Currently viewing the category: "Beetles"

Subject:  Lady Bug on my Woody Plant
Location:  Mount Washington, Los Angeles, California
July 27, 2017 8:58 AM
Last week I found this Lady Bug on my woody plant.  Can you identify it?
Signature:  Constant Gardener

Multicolored Asian Lady Beetle

Dear Constant Gardener,
The white markings on the head and pronotum of this Lady Beetle identify if at a Multicolored Asian Lady Beetle, which you can verify by comparing your image to this head-on image on BugGuide.   According to BugGuide:  “The adult is highly variable in color and pattern. The base pattern of the species is red to red-orange with 18 spots. These spots may be exaggerated, or eliminated, on an individual basis. The common red form, succinea is dominant in most areas. Melanic forms conspicua (two red markings) and spectabilis (four red markings) are less common, and only starting to establish in the country. Rarely, other forms may appear. Any pattern involving red-orange and black may potentially occur in this species!  Although variable, the combination of large size and specific pattern details generally allow easy identification. Darker forms are most commonly mistaken for other dark species. In these cases, look at the white pattern on the head and pronotum (per. J. Bailey).
”  The Multicolored Asian Lady Beetle is an invasive, exotic species that is competing with and beating native species, leading to decreased sightings of native species of Lady Beetles.  For this reason, we must tag this posting as Invasive Exotics.  Your “woody plant” looks quite healthy, and though it is an exotic species, this Multicolored Asian Lady Beetle should help keep your plant pest free.

Subject: Never seen this wasp before?
Location: Tuscaloosa, alabama
July 29, 2017 5:04 pm
Saw this on a basil plant in a garden in Tuscaloosa, Alabama. I’ve seen a lot of species of wasps around here, but never this one. Any ideas? Thanks for your time!
Signature: Dave

Amorpha Borer

Dear Dave,
This is not a wasp.  Rather, it is a beetle that derives protection because it mimics stinging wasps.  Based on this BugGuide image, we are confident that this is an Amorpha Borer,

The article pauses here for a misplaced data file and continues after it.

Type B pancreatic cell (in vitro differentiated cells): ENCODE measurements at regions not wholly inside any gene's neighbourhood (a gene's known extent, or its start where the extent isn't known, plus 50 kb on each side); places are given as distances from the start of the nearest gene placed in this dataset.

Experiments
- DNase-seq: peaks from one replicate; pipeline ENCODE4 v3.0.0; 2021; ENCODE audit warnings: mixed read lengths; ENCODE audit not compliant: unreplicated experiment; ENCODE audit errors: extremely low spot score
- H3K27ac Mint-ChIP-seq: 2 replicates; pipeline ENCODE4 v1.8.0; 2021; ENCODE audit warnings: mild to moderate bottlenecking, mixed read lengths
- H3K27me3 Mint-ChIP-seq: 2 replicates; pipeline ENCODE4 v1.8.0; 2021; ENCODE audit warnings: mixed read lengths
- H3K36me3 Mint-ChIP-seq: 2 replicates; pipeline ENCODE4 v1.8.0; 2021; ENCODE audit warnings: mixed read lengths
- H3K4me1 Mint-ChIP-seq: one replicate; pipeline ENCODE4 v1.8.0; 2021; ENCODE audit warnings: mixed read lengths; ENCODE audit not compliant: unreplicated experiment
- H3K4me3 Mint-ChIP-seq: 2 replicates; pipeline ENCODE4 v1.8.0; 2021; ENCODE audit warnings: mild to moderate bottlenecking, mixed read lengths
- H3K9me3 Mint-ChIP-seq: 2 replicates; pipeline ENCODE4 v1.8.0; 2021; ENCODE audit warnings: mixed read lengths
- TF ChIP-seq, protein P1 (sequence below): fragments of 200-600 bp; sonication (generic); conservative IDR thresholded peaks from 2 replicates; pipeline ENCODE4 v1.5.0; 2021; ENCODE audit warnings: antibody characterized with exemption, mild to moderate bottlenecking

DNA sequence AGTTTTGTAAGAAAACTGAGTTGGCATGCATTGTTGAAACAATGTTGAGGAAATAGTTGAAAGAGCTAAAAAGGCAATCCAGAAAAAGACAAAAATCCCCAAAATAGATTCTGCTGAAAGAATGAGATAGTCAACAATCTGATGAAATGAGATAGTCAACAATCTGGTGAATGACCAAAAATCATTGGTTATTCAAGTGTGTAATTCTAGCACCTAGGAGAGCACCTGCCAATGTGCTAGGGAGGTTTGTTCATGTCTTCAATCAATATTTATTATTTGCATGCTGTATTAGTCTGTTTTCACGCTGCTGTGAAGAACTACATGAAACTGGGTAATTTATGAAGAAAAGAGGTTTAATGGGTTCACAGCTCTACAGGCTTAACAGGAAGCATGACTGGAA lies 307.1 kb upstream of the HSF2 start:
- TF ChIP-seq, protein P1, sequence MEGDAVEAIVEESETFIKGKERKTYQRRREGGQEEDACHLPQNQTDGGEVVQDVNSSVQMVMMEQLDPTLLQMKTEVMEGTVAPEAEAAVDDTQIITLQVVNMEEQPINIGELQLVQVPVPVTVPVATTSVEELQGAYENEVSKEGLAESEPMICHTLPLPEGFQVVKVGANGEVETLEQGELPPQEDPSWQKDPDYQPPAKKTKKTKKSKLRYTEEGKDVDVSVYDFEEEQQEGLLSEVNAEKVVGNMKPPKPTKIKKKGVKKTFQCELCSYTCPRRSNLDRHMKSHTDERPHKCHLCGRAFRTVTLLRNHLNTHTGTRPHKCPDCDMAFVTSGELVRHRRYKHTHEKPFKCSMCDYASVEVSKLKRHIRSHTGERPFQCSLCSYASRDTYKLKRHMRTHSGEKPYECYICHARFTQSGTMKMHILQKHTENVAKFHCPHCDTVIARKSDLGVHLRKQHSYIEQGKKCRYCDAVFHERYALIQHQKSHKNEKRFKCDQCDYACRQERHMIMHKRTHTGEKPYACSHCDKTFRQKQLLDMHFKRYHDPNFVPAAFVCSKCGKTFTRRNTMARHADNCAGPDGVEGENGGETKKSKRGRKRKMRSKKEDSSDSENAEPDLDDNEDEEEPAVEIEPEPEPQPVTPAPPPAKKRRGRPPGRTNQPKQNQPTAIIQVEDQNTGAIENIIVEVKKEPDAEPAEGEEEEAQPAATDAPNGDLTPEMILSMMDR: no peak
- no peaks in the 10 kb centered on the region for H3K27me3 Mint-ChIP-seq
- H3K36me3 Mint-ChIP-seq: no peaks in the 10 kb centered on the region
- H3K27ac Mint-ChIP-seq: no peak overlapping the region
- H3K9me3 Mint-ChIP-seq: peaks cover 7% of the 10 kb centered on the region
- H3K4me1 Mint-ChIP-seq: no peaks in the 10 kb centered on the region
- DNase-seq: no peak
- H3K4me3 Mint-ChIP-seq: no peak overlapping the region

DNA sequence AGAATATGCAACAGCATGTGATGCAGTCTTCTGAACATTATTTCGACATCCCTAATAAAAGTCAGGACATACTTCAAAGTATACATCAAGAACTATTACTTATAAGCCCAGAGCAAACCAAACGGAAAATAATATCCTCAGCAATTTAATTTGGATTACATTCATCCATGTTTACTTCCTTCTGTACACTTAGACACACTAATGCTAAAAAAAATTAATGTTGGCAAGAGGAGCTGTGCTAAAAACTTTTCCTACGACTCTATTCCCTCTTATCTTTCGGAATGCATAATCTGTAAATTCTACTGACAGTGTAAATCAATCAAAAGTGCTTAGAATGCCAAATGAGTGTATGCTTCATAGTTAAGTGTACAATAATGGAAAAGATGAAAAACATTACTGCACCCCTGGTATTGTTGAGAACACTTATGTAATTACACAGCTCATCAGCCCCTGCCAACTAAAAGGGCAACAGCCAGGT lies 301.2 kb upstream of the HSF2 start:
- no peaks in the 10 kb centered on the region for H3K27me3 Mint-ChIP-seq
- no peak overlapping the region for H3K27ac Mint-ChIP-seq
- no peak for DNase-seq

Megacyllene decora, and according to BugGuide:  “Extremely variable.”  This is only the second posting of this species to our site, so we are thrilled to be able to add your image to our archives.

Subject: This bug thing
Location: Southern California, USA
July 28, 2017 10:53 pm
So I was doing dishes, then I saw my cat playing with this Beatle thing, so I would like to know if I should be concerned or not. It sure looks pretty though! And the climate is about 75 degrees at night and it’s the first time I’ve ever seen a bug like this before.
Signature: With a signature

Ten Lined June Beetle

This is an impressive Ten Lined June Beetle, and his fanlike antennae indicate he is a male.  Ten Lined June Beetles make an audible squeaking noise known as stridulation when they are disturbed.

Subject: Thought it was ladybug… but don’t think so
Location: Manhattan, NYC
July 28, 2017 4:16 pm
Just found this but in my bathroom and would like to know what it is!!!! (please).
I live in Manhattan. It’s super hot today.
I thought it was a ladybug at first but on closer inspection I don’t think it is…
Signature: Concerned

Polished Lady Beetle

Dear Concerned,
The lack of spots and the white pattern on the pronotum lead us to believe this is a Polished Lady Beetle,
Cycloneda munda, a species pictured on BugGuide where it is also called a Red Lady Beetle, Immaculate Lady Beetle, No-Spotted Lady Beetle or Spotless Lady Beetle.

Subject: Bug Lovin’ on some QAL
Location: vermont
July 26, 2017 7:03 pm
Hello good bug people,
Whilst picking blueberries today I came upon this lovely couple in the throes of passion (insect-ercourse?) on some Queen Anne’s Lace. What species might this copulating couple be?
Many thanks for all you do — for bugs and the education of humans concerning bug-kind.
P.S. You might enjoy knowing that, upon finding this pair, I exclaimed, to no one in particular, “oh boy! a photo for What’s That Bug!”
Signature: julianna

Mating Flower Longhorns

Dear Julianna,
We love your letter.  Ever since we modernized and created a phone ap so our readership could easily scan our site and submit requests on cellular telephones, the written requests have gotten short, and many can even be called terse.  These are mating Flower Longhorns in the subfamily Lepturinae, and many species do not have common names.  Based on this BugGuide image, we are confident your individuals are Banded Longhorns,
Typocerus velutinus.  According to BugGuide:  “Pattern usually distinctive: broad yellow bands on a chestnut background. Sometimes bands are weak. Tends to be larger than several of the other common Flower Longhorns” and “Larvae feed on decaying hardwoods such as oak, hickory. Adults usually found in daytime, but do come to lights, so probably somewhat nocturnal.”  Your submission is a marvelous addition to our Bug Love tag.

Subject: Blister Beetle?
Location: Poughkeepsie, NY
July 25, 2017 5:48 am
Is the beetle in the attachment some sort of blister beetle? What is it?
Signature: Dave Jemiolo

Brown Prionid

Dear Dave,
This is not a Blister Beetle, and we do not believe any Blister Beetles attain this size.  This is a Brown Prionid, one of the Root Borers in the subfamily Prioninae.  According to BugGuide:  “Breeds in poles, roots(?) in contact with wet ground.”